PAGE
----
I have to say that when Pnina and I first drove into Cape Town I had a bad feeling about the place, mostly because of really immense township outside the city. It felt like we were entering another Joburg. But with time I learned that Cape Town (though it still has a huge discrepancy between rich and poor) is actually a beautiful city. And this drive to the cape with Hannes went a long way towards changing my opinion. The city is surrounded by mountains and beautiful bays, each with its own character.

First stop, St John’s beach, known for its row of colorful changing booths:

st_johns_beach

Next stop, Boulder Beach to see the penguins:

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These are called “Jackass Penguins” because of the sound they make (though when we were there they were silent). One nice thing about going with a local is that he knows all the right places to see the penguins, so instead of paying like most tourists we went to a nearby beach which was free and had the same penguins. Go Hannes! 🙂

Hannes gave us a history lesson about South Africa. The earliest white men to arrive were the Portuguese in the 1500’s, but they didn’t set up major colonies in this area. Then came the Dutch in the 1600’s. The Dutch were mostly interested in the spice trade in the east indies (Indonasia), but they found it convenient to set up a mid-way station to replenish supplies, which is how Cape Town came to be. “Wasn’t there resistance from the black people here?” we asked. “Yes” Hannes replied, “but guess who had gunpowder?” So the Dutch set up a growing community that slowly deviated from their kin back in Holland. The language diverged too, which is how we now have Afrikaans. Then came the Brittish, and with relative ease they beat the local Afrikaans. The Afrikaans hated the Brittish and their rule, so they moved further inland and set up farming communities. They came to be known as Boars (“boar” is the Afrikaan word for farmer). But everywhere the Dutch went the English soon followed, and there were battles here and there.

Hannes said he can trace his family tree back 10 generations to that first Dutch colony in 1652, which, he says, makes him absolutely “African”. I initially found it weird to think of a white person as African, but I guess he is at least as African as most people in the states are American.

In 1910 a couple of political parties formed. One was very socialist leaning and the other was more democratic leaning (the latter wanted to remain closer to Brittain). The socialist leaning party won, and this party eventually set up the Apartheid system where people were segregated according to the color of their skin. This lasted for many decades. From the 1960’s there was resistance from people like Nelson Mandela, and by the late 80’s the ruling party began releasing political prisoners. In 1994 South Africa had its first democratic election and the African National Congress party (ANC) took control, with Mandela as the first president. The ANC has kept control ever since, though while we visited South Africa there was news about a potential splinter party that might challenge the ANC.

Anyhow, we eventually reached the Cape of Good Hope – the most southwestern point in Africa. Hannes said that a long time ago they called it the Cape of Storms, but the Portuguese King renamed it because he had a hard time recruiting sailors to head that way. Anyhow, it was a really nice place. We hiked around the hills and then went down towards a beach area…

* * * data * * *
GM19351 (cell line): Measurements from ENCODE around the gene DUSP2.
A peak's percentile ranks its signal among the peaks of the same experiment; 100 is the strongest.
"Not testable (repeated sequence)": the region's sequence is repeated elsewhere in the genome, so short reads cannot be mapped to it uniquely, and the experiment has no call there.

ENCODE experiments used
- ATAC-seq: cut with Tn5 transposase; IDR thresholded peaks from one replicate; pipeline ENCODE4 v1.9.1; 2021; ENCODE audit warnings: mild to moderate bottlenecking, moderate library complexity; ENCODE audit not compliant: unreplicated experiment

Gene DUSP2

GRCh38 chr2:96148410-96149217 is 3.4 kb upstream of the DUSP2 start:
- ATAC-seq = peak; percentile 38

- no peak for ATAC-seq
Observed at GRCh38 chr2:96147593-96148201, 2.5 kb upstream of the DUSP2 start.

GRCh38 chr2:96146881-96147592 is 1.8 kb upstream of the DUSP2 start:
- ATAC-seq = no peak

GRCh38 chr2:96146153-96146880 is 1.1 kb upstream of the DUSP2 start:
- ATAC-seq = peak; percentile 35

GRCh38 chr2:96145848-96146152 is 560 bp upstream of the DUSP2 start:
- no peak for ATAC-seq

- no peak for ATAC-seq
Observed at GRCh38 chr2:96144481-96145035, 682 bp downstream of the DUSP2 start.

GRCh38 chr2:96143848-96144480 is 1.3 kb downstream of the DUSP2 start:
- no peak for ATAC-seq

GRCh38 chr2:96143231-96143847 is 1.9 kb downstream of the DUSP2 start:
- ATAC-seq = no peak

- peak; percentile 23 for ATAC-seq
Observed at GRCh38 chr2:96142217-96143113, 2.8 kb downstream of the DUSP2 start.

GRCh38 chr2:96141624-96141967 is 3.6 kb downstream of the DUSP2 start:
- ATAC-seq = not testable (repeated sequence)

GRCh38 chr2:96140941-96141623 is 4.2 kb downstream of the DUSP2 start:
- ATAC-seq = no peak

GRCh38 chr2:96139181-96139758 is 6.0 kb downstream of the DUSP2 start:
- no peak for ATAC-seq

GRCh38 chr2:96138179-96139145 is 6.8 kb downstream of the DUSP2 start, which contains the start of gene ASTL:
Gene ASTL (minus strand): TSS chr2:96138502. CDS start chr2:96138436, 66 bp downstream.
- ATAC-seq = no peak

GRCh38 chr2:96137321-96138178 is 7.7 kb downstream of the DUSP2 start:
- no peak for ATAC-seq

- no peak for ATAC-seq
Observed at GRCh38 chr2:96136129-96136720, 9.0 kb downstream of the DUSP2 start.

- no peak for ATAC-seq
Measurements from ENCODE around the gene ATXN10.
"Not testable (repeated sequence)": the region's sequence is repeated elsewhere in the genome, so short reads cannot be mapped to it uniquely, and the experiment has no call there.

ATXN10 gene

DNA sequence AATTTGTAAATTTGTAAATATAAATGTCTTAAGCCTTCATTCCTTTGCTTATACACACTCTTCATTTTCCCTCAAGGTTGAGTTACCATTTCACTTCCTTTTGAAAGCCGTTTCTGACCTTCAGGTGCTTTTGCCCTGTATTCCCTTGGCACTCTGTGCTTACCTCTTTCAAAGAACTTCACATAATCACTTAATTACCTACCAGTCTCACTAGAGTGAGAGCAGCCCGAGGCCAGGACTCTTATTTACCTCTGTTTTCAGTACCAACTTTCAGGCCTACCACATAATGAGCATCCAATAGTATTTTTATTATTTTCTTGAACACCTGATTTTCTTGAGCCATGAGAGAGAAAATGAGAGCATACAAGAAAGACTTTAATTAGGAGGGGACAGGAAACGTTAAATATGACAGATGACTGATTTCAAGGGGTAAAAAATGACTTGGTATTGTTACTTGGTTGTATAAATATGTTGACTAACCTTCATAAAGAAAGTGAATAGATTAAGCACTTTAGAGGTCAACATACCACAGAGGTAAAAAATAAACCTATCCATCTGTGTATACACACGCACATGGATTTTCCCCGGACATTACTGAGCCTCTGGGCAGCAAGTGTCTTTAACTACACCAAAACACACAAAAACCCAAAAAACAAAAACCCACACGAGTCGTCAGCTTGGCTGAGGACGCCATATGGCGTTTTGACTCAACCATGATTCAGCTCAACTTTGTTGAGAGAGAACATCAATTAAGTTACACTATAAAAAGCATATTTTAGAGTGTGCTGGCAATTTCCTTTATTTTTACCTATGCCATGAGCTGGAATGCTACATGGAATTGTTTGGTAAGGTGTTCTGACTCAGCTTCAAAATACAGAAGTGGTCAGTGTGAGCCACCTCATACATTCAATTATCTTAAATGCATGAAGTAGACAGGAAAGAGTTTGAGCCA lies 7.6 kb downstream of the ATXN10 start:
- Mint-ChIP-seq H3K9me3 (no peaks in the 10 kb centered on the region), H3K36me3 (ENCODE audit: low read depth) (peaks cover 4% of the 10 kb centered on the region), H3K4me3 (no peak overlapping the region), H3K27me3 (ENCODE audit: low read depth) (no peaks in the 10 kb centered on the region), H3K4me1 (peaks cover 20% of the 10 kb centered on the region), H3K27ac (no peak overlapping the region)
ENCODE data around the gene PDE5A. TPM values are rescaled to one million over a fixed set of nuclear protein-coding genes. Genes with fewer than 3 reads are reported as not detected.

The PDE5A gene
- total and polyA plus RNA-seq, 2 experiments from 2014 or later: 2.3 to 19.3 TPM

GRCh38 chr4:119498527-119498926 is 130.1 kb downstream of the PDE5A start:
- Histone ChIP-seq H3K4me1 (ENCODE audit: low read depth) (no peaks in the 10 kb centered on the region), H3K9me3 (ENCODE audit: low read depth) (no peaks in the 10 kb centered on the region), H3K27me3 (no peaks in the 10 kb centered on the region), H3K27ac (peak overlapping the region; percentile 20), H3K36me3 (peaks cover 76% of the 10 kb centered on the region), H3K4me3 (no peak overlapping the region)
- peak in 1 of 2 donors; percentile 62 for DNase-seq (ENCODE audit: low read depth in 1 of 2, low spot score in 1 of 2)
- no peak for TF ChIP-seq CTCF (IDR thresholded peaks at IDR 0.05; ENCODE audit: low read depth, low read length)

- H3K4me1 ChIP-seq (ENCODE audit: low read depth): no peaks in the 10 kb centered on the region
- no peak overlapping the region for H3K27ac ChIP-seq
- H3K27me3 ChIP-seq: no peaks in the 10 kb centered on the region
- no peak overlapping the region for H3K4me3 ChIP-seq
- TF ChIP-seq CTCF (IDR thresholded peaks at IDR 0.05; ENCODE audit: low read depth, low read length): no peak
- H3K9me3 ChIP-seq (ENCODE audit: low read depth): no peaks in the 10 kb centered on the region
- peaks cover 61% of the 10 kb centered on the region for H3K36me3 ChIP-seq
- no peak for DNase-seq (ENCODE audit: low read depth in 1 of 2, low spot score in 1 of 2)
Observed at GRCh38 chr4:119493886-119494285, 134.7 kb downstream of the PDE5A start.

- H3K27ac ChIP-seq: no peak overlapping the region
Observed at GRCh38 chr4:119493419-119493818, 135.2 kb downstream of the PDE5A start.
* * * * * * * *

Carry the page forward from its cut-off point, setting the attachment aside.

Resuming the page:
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Pnina tried to teach us a kind of conquer-the-world/pie game. Normally you play this with a knife, but all we had was a credit card and it didn’t work at all…

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Brass Bell

For dinner we went to a restaurant called Brass Bell in Kalk Bay. The restaurant is right over the water and it’s decorated with photos of rediculous waves in that bay. It was kind of a fancy pants place and we had great food. I had warthog, Pnina had calimary, and Hannes had a local fish called Yellow Tail. Pnina’s dish was the best. This was my warthog, which tasted a lot like standard pig:

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For dessert I ordered something called “chocolate potjie”, because the name reminded me of the chocolate pot dessert at B&O in Seattle. Hannes explained that when an Afrikaans word ends with “tjie” it’s actually pronounced “kie”, as in “chocolate poykie”. Strange language. Anyhow, it really was a small chocolate pot, filled with chocolate mouse. It was awesome. Hannes ordered a creme brule, which was also awesome and even more beautiful…

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Waterfront and Robben Island

The next day Hannes was back to work and Pnina and I headed downtown. We walked around the waterfront area – very cool place full of shops and restaurants right by the water, with the city and mountain in the back:

waterfront

This is also the launch point for the boats that take you to Robben Island – the famous prison island where Mandela and other political prisoners were held for years. As always, we didn’t make any reservations, and this time it looked like we would pay for it – at the ticket booth they told us that all the tickets were sold out. Then, while we stood there trying to figure out what to do, a random guy came along and returned two of his tickets, which we bought immediately. Sweet! On the boat we spoke with an English couple and learned that we were even more lucky than we thought because a couple of days later they were going to close Robben Island for a while in order to spray poison to kill off the out-of-control rabbit population on the island.